October Issue 1999
Jerald Melberg Gallery - Charleston Features Emily Wilson & Arless Day
Jerald Melberg Gallery in Charleston, SC, is pleased to announce a solo exhibition of the sculptures by Emily Wilson and a solo exhibition of collages by Arless Day. The exhibitions will be marked with an opening preview reception that will coincide with the French Quarter Gallery Association's ART WALK held Oct. 1, 1999. Both Wilson and Day will be present during the reception between 5 and 8 pm. The exhibitions will continue on view through Oct. 31.
In 1982, Emily Wilson received her B.F.A from the Memphis Academy of Arts. It was only after the discovery of Mexican folk art figures that she decided to pursue graduate study in wood at the Appalachian Center for Crafts in Smithville, TN, where she currently resides.
Her sculpture is a compilation of thorough sanding, priming and seamless integration of carved basswood pieces upon an equally intricate steel wire armature. Frequently representing flora, fauna and other aspects of nature, each wooden element is effectively represented with airbrushed layers of transparent color and whispering linear patterns. The result is a curvilinear flow of steel and wood depicting images of gentle, natural co-existence that are pleasing to the eye as well as to the soul.
Wilson's wall and table sculptures have been included in over thirty exhibitions across the Southeast. Her work can be found in the permanent collections of the University of West Florida, the Montgomery Museum of Art and the Huntsville Museum of Art as well as many corporate and private collections.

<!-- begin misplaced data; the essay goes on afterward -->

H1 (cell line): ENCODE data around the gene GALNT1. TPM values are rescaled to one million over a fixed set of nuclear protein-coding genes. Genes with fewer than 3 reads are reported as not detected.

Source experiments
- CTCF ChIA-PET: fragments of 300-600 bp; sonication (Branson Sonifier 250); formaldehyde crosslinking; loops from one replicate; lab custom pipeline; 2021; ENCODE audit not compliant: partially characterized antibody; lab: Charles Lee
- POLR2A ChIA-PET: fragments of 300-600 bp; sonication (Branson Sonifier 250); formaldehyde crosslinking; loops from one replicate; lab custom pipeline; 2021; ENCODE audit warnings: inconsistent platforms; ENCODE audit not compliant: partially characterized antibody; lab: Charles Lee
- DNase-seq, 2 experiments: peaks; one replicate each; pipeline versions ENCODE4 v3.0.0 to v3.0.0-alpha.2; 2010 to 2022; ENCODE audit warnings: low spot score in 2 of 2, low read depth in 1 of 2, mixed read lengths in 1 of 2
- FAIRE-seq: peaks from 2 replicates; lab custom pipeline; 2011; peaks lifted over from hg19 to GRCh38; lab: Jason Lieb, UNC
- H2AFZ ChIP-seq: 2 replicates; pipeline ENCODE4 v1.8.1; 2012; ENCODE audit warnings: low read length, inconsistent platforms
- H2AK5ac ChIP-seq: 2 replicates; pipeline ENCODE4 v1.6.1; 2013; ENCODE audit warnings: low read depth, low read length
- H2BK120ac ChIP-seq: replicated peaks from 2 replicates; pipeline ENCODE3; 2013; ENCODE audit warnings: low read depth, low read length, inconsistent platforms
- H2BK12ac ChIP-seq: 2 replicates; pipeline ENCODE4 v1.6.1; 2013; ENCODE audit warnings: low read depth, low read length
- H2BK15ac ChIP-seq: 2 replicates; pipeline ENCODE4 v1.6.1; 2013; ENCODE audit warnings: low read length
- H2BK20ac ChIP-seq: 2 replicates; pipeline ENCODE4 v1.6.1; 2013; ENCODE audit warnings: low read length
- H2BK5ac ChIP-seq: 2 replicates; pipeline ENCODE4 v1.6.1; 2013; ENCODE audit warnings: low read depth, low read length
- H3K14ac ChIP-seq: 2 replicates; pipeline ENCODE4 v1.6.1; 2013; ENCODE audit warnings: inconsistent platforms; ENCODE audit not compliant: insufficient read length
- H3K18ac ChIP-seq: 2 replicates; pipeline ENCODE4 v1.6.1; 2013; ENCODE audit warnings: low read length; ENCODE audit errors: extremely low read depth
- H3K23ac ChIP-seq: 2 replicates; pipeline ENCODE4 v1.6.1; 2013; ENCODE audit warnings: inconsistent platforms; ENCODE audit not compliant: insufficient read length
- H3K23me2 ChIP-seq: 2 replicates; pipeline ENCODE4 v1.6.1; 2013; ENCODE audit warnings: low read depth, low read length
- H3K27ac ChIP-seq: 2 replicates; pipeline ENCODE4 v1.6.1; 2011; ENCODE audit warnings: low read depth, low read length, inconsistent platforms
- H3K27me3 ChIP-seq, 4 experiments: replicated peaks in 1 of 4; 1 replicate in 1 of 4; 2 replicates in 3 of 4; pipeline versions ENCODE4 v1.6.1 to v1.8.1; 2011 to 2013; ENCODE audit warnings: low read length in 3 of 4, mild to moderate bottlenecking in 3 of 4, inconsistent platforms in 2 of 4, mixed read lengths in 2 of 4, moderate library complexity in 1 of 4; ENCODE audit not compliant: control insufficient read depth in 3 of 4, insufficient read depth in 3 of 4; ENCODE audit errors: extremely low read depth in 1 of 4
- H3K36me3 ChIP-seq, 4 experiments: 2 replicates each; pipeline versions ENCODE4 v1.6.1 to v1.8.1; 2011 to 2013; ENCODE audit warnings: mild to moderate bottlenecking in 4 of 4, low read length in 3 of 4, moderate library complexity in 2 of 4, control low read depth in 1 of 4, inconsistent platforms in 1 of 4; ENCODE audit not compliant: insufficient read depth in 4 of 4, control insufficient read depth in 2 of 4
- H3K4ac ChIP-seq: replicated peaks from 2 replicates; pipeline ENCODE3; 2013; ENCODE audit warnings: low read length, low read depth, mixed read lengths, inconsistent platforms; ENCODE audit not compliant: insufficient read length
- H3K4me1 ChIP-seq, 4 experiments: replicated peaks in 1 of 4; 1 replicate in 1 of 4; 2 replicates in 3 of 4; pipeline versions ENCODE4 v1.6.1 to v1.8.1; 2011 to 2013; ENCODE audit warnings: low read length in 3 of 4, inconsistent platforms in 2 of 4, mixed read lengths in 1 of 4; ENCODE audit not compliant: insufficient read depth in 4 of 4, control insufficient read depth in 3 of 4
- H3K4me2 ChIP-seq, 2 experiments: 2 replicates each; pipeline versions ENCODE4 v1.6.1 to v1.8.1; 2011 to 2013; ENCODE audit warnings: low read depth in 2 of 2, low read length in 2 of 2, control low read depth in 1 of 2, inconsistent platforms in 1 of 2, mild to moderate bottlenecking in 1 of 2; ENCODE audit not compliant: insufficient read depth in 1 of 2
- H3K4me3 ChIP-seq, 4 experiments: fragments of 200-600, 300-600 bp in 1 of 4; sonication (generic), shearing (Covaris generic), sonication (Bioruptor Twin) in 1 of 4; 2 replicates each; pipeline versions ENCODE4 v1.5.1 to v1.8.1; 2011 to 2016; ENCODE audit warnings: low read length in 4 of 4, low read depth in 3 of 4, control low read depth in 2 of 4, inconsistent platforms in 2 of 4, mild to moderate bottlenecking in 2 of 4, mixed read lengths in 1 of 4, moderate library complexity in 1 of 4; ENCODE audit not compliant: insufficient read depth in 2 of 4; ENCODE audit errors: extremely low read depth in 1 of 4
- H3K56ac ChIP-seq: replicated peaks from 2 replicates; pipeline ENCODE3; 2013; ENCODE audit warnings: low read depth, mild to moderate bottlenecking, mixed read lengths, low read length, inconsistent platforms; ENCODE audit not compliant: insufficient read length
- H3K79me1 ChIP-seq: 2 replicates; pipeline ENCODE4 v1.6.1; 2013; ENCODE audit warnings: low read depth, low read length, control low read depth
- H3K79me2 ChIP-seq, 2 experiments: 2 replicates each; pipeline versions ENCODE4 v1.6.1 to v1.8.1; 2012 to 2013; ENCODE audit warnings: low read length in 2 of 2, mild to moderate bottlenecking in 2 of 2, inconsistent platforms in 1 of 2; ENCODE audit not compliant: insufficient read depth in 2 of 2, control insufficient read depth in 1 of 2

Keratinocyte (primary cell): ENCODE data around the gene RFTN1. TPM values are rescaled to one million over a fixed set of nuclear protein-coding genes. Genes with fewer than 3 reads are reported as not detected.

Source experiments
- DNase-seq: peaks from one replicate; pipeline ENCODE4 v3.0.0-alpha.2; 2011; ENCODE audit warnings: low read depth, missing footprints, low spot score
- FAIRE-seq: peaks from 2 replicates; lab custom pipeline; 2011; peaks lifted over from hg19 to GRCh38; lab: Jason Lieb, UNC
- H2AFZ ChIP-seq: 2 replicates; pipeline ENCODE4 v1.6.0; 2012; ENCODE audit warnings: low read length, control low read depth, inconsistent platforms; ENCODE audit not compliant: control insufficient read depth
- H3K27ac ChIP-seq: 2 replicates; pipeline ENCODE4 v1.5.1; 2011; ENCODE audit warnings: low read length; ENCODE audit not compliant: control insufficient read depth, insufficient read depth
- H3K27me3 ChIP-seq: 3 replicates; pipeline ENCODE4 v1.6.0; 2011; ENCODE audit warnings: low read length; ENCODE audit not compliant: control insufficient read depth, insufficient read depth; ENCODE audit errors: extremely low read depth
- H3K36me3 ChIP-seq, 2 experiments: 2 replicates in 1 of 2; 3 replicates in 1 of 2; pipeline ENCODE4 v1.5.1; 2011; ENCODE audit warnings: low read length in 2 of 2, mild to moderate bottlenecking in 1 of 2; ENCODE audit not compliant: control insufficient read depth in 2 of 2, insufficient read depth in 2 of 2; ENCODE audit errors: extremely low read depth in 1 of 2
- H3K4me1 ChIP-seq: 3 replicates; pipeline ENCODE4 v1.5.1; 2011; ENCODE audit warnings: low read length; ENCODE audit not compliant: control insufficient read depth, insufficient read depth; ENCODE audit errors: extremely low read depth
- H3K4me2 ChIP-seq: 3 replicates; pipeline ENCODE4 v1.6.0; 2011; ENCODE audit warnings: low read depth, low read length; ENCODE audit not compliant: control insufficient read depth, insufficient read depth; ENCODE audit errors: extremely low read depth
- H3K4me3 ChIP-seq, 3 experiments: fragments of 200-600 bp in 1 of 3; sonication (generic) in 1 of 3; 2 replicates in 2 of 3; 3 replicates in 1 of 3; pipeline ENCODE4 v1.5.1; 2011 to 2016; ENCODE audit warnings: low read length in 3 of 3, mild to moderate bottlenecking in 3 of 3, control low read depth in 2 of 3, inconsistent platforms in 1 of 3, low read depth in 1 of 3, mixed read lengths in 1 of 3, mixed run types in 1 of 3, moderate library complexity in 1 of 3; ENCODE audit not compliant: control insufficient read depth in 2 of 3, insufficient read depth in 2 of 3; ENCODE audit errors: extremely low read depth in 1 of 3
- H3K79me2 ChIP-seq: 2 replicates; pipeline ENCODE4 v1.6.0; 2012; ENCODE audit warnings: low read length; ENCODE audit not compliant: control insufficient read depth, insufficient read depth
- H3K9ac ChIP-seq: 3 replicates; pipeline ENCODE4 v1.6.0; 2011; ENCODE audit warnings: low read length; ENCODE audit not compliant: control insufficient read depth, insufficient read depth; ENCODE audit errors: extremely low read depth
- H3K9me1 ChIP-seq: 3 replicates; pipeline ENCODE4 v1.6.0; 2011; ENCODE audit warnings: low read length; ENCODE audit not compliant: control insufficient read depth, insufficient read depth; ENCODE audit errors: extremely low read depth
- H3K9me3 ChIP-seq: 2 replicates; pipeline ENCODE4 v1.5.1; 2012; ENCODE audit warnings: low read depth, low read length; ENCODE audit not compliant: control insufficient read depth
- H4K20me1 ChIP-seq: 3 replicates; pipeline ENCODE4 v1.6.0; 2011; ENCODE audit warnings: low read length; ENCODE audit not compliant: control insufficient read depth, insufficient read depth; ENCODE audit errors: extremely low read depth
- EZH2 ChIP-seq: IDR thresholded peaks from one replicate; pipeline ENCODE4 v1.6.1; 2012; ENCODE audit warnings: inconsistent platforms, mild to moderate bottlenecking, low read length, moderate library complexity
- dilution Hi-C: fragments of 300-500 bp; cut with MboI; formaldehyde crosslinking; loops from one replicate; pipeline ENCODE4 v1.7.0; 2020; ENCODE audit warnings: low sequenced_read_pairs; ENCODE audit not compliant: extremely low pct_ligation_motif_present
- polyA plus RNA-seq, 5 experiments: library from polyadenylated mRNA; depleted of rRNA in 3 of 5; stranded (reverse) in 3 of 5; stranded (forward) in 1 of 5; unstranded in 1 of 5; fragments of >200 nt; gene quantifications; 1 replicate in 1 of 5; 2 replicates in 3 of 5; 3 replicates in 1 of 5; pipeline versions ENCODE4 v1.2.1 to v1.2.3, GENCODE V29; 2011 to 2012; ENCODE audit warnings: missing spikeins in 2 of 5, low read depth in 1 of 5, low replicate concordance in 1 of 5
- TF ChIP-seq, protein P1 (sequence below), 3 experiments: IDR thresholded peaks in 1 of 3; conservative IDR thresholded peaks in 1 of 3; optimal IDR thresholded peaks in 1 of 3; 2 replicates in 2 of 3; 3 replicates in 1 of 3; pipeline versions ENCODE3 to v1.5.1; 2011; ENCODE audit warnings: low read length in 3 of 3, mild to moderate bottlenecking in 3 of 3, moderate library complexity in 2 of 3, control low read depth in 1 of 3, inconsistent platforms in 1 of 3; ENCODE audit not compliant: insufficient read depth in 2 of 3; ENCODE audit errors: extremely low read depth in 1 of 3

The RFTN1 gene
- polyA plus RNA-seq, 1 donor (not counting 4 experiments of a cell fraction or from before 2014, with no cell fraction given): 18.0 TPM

Baton Rouge, LA, native Arless Day builds the best of all possible worlds in his collage-paintings of pastoral architecture, landscapes and interiors. Day constructs these environments from scores of images collected, cut, torn and then pasted. The artist then "pulls the image together" by painting over the collage with gouache. The dream world he creates sparks joy, delight and whimsy in the observer.
Looking at Day's collages, the viewer encounters a series of points of view that create a panoramic passage, from close-ups to distant views, from expansive interiors to syncopated vistas and back again. Like admirers of a travel book, we receive an idea of the artist's world through a window. Yet we see a place that does not exist in realty, only in the assemblage that Day has created.
Day's work can be found in numerous public and corporate collections including BASF, Fidelity Investments, IBM Corporation, the Art in Embassies program, the Mint Museum (Charlotte, NC), the Gibbes Museum of Art (Charleston, SC), the Columbus Museum (Columbus, GA) and The Ringling School collection.
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